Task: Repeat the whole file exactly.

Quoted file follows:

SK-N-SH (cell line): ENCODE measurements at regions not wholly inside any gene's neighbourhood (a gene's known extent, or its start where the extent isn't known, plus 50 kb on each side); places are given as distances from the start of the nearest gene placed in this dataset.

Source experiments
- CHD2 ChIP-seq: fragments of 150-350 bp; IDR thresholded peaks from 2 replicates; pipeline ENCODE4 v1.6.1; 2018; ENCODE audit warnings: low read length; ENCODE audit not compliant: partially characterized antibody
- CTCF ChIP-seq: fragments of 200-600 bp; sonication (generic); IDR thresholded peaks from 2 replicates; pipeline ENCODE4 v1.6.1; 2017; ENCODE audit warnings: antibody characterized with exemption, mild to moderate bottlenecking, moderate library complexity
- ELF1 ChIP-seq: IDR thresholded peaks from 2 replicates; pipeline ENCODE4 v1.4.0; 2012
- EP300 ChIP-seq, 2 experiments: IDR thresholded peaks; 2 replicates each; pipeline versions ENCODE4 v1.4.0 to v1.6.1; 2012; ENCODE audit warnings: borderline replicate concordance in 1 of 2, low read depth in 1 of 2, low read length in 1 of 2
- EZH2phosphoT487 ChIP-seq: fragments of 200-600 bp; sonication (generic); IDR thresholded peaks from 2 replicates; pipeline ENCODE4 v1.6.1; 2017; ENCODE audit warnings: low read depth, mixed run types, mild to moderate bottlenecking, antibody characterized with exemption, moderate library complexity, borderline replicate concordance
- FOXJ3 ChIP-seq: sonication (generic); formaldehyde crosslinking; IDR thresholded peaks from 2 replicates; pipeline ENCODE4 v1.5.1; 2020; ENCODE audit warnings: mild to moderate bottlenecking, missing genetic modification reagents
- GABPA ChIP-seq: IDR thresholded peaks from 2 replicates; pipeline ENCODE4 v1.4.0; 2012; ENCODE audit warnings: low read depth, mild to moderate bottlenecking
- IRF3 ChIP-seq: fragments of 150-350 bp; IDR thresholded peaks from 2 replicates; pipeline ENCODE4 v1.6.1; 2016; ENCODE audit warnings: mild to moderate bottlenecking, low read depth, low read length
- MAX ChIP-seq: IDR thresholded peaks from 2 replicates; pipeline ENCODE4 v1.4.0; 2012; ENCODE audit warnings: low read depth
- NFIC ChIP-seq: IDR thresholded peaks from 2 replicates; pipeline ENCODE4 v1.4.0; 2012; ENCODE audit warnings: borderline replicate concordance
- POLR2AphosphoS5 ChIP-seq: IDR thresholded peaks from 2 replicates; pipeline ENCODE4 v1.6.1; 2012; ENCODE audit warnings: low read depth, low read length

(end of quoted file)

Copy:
SK-N-SH (cell line): ENCODE measurements at regions not wholly inside any gene's neighbourhood (a gene's known extent, or its start where the extent isn't known, plus 50 kb on each side); places are given as distances from the start of the nearest gene placed in this dataset.

Source experiments
- CHD2 ChIP-seq: fragments of 150-350 bp; IDR thresholded peaks from 2 replicates; pipeline ENCODE4 v1.6.1; 2018; ENCODE audit warnings: low read length; ENCODE audit not compliant: partially characterized antibody
- CTCF ChIP-seq: fragments of 200-600 bp; sonication (generic); IDR thresholded peaks from 2 replicates; pipeline ENCODE4 v1.6.1; 2017; ENCODE audit warnings: antibody characterized with exemption, mild to moderate bottlenecking, moderate library complexity
- ELF1 ChIP-seq: IDR thresholded peaks from 2 replicates; pipeline ENCODE4 v1.4.0; 2012
- EP300 ChIP-seq, 2 experiments: IDR thresholded peaks; 2 replicates each; pipeline versions ENCODE4 v1.4.0 to v1.6.1; 2012; ENCODE audit warnings: borderline replicate concordance in 1 of 2, low read depth in 1 of 2, low read length in 1 of 2
- EZH2phosphoT487 ChIP-seq: fragments of 200-600 bp; sonication (generic); IDR thresholded peaks from 2 replicates; pipeline ENCODE4 v1.6.1; 2017; ENCODE audit warnings: low read depth, mixed run types, mild to moderate bottlenecking, antibody characterized with exemption, moderate library complexity, borderline replicate concordance
- FOXJ3 ChIP-seq: sonication (generic); formaldehyde crosslinking; IDR thresholded peaks from 2 replicates; pipeline ENCODE4 v1.5.1; 2020; ENCODE audit warnings: mild to moderate bottlenecking, missing genetic modification reagents
- GABPA ChIP-seq: IDR thresholded peaks from 2 replicates; pipeline ENCODE4 v1.4.0; 2012; ENCODE audit warnings: low read depth, mild to moderate bottlenecking
- IRF3 ChIP-seq: fragments of 150-350 bp; IDR thresholded peaks from 2 replicates; pipeline ENCODE4 v1.6.1; 2016; ENCODE audit warnings: mild to moderate bottlenecking, low read depth, low read length
- MAX ChIP-seq: IDR thresholded peaks from 2 replicates; pipeline ENCODE4 v1.4.0; 2012; ENCODE audit warnings: low read depth
- NFIC ChIP-seq: IDR thresholded peaks from 2 replicates; pipeline ENCODE4 v1.4.0; 2012; ENCODE audit warnings: borderline replicate concordance
- POLR2AphosphoS5 ChIP-seq: IDR thresholded peaks from 2 replicates; pipeline ENCODE4 v1.6.1; 2012; ENCODE audit warnings: low read depth, low read length